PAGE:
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Wickens hopes iRace will be 1st step back on IndyCar journey

INDIANAPOLIS — Robert Wickens never gave up on his dreams. When his Formula One hopes fizzled, Wickens worked his way back through the ranks to compete in the IndyCar Series.

INDIANAPOLIS — Robert Wickens never gave up on his dreams.

When his Formula One hopes fizzled, Wickens worked his way back through the ranks to compete in the IndyCar Series. When doctors told him he might not walk again following a horrific crash at Pocono in August 2018, he set out to prove them wrong.

And now, with some technological help, Wickens is about to return to racing.

The Canadian driver is scheduled to compete in the second round of the IndyCar iRacing Challenge — a 45-lap virtual race on an Alabama road course that holds real promise for Wickens' comeback hopes.

“Although this is fun, I see this as the long-term project of getting me back into the race car," he said Friday. “I always knew simulation was going to be the best way to try different hand-brake or paddle configurations. This is step one of 100 to get me back into the NTT IndyCar Series."

It certainly didn't seem plausible after the Pocono crash.

Wickens was airlifted from the track to the hospital where he was diagnosed with a long list of injuries: Thoracic spinal fracture, fractured neck, fractured tibias and fibulas in both legs, fractures in both hands, a fractured right forearm, a fractured elbow, four fractured ribs and a pulmonary contusion. The most serious was the bruised spinal cord.

When doctors told him their prognosis, Wickens was determined to prove them wrong and had the full support of the series' drivers and teams.

Wickens took his rehab to social media so the whole world could watch. In January 2019, he posted a video that showed him walking with assistance. Two months later, he returned to his first race since the crash. In July, at Toronto, Wickens took the pace car for a parade-lap spin with the use of hand controls.

Over the last five weeks, fans have witnessed Wickens doing push-ups, walking on a treadmill and working with a walker.

And now, with NBCSN broadcasting the race, they will get a glimpse into the potential future Wickens and his colleagues have envisioned.

“It’s been great watching his progress," said Will Power, the 2014 IndyCar champion and 2018 Indianapolis 500 winner. “He deserves to be back in the series. Tremendous talent that you know was going to be a champion. I really hope that he gets back, that he can create a system where he can get back in the car and use his talent."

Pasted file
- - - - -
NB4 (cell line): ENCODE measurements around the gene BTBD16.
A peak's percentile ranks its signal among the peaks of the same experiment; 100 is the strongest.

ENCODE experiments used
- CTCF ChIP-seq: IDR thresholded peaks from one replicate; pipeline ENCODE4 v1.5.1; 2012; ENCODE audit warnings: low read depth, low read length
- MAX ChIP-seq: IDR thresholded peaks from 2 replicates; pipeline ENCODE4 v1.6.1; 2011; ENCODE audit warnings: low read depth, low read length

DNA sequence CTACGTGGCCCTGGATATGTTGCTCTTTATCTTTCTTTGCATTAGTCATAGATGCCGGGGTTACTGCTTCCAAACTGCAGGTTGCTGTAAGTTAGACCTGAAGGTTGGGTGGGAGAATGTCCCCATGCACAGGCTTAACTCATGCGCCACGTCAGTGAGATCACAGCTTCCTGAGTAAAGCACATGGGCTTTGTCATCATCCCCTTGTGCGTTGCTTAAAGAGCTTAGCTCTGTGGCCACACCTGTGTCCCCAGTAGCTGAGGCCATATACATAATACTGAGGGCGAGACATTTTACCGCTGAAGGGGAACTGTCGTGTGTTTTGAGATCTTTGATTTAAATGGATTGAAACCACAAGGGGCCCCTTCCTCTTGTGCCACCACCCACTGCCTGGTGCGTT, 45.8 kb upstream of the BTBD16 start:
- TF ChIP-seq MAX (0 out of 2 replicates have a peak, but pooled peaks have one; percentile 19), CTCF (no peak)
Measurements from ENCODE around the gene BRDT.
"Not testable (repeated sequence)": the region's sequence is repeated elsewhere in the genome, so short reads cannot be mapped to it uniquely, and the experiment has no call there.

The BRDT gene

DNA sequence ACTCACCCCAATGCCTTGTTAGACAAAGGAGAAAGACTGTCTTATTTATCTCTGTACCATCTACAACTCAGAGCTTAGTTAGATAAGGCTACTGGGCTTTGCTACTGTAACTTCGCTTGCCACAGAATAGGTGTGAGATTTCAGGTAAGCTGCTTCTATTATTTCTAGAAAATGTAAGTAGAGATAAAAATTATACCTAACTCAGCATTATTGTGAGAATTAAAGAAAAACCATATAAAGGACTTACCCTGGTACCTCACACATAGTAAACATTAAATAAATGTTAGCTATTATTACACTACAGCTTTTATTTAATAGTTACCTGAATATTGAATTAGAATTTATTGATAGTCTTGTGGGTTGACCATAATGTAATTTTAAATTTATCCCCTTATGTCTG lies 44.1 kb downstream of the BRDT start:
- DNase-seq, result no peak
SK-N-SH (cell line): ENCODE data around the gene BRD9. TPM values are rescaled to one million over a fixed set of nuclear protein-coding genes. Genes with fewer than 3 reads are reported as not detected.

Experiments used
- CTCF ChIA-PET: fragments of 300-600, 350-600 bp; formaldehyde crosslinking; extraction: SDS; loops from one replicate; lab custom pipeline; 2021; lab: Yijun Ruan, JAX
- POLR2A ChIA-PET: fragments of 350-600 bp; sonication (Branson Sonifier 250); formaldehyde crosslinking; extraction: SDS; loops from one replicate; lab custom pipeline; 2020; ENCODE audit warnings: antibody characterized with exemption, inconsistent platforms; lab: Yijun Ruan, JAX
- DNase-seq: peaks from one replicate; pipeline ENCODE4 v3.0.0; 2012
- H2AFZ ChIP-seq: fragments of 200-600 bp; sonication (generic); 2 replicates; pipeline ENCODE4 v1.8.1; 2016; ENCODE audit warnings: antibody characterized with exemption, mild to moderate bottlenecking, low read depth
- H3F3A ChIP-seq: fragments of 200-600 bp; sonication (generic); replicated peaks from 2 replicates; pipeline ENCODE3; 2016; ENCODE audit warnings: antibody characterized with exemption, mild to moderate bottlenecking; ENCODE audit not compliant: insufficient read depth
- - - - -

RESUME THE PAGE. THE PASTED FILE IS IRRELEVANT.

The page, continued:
After the 31-year-old Wickens missed last week's event because he couldn't find a suitable steering wheel to bypass the pedals, two arrived this week — one through his team, the other from former IndyCar and Cup driver Max Papis.

Wickens, who worked on simulators while pursuing an F1 career, couldn't start practicing until Thursday afternoon and already feels behind as he tries to dial everything in.

While he doesn't expect to run up front on Barber Motorsports' 2.38-mile, 17-turn road circuit this weekend, Wickens has a different goal in front of a sports world starved for content because of the COVID-19 pandemic.

“I see this as a great training tool for me to make my hand control second nature," he said. “Now obviously with what’s going on in the world, the simulation, the virtual racing, esports, basically took centre stage and made it all reality very quickly. I guess you could say I’m almost a beneficiary of what’s happening in the world right now."

Last week, NASCAR drew more than 900,000 viewers to its inaugural event — an esports record. IndyCar and iRacing streamed its race, at Watkins Glen, on YouTube and got 45,000 viewers

Those numbers could increase this week, giving IndyCar an opportunity to showcase its sport, its technology and Watkins' dream quest.

“It’s great to have him out here competing with us," said Graham Rahal, who has competed against Wickens for almost two decades. “The likelihood he’s going to figure this out and kick all of our butts again... Hopefully we can keep up with him a little better on the sim than real life."


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Michael Marot, The Associated Press